CLOSE

 
Shortlisted jobs: 0
Close
Upload successful Close

By uploading your CV, applying to one of our advertised roles or asking us to act on your behalf to find suitable relevant employment, you confirm that you have read and agree to use of your data in accordance with our data privacy policy, a copy of which is available here

15 November 2019

A guide to living and working in provence

Andrew Emberson

Andrew Emberson

Recruitment Consultant

Andrew graduated from Kingston University in the summer of 2015. After graduating, he made plans…

Things you didn’t know about Provence

When you talk about Provence, images of lavender fields for as far as the eye can see, vineyards and wine tasting spring to mind. However, Provence offers so much more than spectacular scenery and a more relaxed pace of life. Euromediterranee, the commercial centre of Provence, is home to 5,300 companies and 43,500 jobs and is a rapidly growing technology hub.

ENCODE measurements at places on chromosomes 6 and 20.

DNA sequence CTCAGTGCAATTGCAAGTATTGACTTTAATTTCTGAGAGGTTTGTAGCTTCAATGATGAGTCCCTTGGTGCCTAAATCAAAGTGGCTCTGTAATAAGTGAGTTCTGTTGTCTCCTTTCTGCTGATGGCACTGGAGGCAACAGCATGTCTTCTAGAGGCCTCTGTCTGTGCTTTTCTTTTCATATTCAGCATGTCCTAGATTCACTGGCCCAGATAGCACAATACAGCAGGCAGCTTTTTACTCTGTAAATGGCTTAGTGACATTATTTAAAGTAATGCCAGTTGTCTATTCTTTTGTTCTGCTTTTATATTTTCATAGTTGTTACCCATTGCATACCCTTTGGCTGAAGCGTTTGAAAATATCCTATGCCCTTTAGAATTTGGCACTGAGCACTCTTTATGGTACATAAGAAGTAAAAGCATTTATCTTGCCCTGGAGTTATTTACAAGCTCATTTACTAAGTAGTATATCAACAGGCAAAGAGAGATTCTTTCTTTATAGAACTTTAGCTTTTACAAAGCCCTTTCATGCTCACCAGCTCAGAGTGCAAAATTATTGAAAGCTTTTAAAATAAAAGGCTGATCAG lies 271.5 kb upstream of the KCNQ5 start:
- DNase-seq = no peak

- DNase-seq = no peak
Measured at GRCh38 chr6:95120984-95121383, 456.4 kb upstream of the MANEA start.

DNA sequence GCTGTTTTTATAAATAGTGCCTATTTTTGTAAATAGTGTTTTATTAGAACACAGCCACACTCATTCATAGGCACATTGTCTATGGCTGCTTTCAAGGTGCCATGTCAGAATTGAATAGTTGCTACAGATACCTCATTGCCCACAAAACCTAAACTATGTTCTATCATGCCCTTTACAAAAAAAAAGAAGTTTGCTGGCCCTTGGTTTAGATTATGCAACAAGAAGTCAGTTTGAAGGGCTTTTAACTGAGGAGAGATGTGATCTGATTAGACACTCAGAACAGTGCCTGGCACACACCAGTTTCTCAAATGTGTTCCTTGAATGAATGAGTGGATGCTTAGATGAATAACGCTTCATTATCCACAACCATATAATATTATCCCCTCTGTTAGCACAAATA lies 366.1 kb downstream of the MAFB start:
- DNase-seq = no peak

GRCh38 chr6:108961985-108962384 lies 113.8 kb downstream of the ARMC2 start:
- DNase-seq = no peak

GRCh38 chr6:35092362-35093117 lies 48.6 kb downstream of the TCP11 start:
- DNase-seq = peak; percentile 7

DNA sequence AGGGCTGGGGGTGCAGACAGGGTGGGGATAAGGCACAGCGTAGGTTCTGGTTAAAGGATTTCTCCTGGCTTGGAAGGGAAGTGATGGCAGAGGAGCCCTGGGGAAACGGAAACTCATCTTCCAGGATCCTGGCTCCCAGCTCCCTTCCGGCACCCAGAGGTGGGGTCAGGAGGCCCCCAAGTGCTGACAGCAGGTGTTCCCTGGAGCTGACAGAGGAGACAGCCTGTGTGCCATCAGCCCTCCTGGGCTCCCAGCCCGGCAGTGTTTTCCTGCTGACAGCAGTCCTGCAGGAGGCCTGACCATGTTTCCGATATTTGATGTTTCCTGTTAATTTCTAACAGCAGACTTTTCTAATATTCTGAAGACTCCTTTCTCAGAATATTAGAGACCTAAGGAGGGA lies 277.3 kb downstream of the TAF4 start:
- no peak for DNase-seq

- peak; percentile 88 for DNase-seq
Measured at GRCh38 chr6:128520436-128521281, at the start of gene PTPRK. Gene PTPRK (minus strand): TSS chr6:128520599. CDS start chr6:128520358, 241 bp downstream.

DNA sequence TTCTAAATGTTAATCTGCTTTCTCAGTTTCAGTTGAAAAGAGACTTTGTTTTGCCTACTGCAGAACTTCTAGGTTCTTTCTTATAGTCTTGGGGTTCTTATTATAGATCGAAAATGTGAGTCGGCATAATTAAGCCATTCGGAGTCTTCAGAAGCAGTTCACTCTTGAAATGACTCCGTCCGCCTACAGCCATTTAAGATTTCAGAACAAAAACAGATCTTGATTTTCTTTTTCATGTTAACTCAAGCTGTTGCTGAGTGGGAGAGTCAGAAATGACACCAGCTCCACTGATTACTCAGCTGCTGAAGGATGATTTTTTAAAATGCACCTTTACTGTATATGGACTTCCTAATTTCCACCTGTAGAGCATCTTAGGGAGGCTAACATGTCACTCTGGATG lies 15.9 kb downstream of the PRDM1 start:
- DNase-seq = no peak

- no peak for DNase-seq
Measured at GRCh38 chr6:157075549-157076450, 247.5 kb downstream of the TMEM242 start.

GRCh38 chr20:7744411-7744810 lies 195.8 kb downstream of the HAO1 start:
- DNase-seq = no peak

The South-eastern corner of France from the Rhone to the Italian border has long been attracting talent, with claims to have been a favourite haunt of Nostradamus, Matisse and Picasso.

Provence is as diverse as it is wide, with 16 major communities, each offering something different. From the more Provençal village of Simiane-Collongue, which is just a 20-minute train ride from Marseille or Estaque with its elegant marina which offers the very best of seafront living, families or young professionals can find the lifestyle they are looking for, just a short hop away from the business district of Euromeditaerrannee.

 

Housing

If you want a house, you’ll be able to rent one for between €900 and €1200 in L’estaque, or in Simiane Collongue for just a little more. If you are looking for an apartment, you can secure a single room for between €420 and €450 in the City Centre, close to the Old Port.

 

Buying a home in Provence